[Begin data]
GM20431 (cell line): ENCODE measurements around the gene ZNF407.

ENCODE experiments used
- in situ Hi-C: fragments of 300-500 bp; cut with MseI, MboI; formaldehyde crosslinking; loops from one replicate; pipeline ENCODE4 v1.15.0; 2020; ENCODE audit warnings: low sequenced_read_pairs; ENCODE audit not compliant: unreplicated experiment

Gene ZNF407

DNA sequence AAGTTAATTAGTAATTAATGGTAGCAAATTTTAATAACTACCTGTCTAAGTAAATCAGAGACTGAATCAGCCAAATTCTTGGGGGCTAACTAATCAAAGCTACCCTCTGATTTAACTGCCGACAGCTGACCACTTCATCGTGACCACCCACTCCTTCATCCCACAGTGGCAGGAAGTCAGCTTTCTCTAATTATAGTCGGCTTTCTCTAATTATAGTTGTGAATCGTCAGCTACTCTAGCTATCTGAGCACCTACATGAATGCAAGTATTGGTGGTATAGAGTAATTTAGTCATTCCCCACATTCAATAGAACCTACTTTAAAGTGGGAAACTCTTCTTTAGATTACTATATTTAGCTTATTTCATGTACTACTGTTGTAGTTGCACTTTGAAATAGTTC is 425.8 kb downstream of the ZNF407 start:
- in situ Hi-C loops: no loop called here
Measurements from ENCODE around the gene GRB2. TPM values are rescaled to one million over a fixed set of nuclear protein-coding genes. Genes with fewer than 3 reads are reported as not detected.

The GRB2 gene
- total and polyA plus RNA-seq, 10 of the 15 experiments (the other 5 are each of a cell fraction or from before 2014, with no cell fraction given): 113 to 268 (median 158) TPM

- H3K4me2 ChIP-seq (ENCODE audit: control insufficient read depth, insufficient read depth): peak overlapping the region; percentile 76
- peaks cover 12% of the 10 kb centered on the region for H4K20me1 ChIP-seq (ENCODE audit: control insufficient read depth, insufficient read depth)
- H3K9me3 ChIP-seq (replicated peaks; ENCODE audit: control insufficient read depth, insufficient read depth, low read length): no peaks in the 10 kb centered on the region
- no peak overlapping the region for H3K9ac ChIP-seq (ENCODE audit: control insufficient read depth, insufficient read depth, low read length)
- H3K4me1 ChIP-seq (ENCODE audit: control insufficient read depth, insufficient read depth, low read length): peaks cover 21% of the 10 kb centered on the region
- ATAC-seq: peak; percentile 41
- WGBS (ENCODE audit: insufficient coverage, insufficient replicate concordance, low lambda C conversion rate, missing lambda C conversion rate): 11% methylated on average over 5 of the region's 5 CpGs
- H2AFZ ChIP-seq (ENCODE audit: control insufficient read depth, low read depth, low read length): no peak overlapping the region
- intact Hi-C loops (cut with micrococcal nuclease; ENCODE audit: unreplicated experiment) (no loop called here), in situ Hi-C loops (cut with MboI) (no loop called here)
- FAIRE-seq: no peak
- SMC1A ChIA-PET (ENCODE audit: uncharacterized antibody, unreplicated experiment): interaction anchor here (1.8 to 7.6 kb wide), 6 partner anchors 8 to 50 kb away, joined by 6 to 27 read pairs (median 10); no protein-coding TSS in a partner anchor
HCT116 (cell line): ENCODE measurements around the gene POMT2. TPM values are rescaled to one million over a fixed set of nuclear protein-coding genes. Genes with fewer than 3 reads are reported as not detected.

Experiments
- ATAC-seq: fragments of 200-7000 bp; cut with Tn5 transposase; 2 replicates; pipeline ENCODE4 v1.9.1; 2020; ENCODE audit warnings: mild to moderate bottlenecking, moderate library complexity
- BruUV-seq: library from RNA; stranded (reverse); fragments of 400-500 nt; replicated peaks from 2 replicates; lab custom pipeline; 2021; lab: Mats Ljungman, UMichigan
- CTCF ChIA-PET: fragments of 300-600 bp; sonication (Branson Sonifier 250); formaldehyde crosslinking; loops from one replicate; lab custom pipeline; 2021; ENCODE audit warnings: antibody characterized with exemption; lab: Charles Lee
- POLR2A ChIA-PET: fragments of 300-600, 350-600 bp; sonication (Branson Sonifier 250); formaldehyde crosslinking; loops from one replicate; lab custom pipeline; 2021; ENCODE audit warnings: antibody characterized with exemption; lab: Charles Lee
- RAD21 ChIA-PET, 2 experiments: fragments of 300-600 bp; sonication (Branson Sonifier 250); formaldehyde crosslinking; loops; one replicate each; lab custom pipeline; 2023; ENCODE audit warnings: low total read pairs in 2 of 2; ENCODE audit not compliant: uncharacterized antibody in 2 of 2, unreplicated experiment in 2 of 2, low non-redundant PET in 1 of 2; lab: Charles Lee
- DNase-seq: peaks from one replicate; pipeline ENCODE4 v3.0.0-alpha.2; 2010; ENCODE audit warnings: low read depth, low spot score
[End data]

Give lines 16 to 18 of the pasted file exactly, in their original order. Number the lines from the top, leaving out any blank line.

- WGBS (ENCODE audit: insufficient coverage, insufficient replicate concordance, low lambda C conversion rate, missing lambda C conversion rate): 11% methylated on average over 5 of the region's 5 CpGs
- H2AFZ ChIP-seq (ENCODE audit: control insufficient read depth, low read depth, low read length): no peak overlapping the region
- intact Hi-C loops (cut with micrococcal nuclease; ENCODE audit: unreplicated experiment) (no loop called here), in situ Hi-C loops (cut with MboI) (no loop called here)